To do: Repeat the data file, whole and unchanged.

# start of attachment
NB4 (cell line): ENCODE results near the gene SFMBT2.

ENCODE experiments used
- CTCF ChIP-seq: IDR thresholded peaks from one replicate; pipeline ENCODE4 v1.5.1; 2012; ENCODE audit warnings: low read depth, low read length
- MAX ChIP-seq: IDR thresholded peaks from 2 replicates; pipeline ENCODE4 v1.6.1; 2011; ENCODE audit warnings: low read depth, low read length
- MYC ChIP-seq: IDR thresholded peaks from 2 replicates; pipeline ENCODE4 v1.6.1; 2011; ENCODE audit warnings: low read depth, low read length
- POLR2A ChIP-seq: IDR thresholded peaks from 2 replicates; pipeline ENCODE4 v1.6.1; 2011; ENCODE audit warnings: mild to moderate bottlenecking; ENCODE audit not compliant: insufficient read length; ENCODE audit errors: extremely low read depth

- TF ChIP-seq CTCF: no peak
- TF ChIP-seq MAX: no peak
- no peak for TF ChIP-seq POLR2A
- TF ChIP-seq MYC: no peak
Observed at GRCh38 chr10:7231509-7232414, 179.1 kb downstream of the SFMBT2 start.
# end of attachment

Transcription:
NB4 (cell line): ENCODE results near the gene SFMBT2.

ENCODE experiments used
- CTCF ChIP-seq: IDR thresholded peaks from one replicate; pipeline ENCODE4 v1.5.1; 2012; ENCODE audit warnings: low read depth, low read length
- MAX ChIP-seq: IDR thresholded peaks from 2 replicates; pipeline ENCODE4 v1.6.1; 2011; ENCODE audit warnings: low read depth, low read length
- MYC ChIP-seq: IDR thresholded peaks from 2 replicates; pipeline ENCODE4 v1.6.1; 2011; ENCODE audit warnings: low read depth, low read length
- POLR2A ChIP-seq: IDR thresholded peaks from 2 replicates; pipeline ENCODE4 v1.6.1; 2011; ENCODE audit warnings: mild to moderate bottlenecking; ENCODE audit not compliant: insufficient read length; ENCODE audit errors: extremely low read depth

- TF ChIP-seq CTCF: no peak
- TF ChIP-seq MAX: no peak
- no peak for TF ChIP-seq POLR2A
- TF ChIP-seq MYC: no peak
Observed at GRCh38 chr10:7231509-7232414, 179.1 kb downstream of the SFMBT2 start.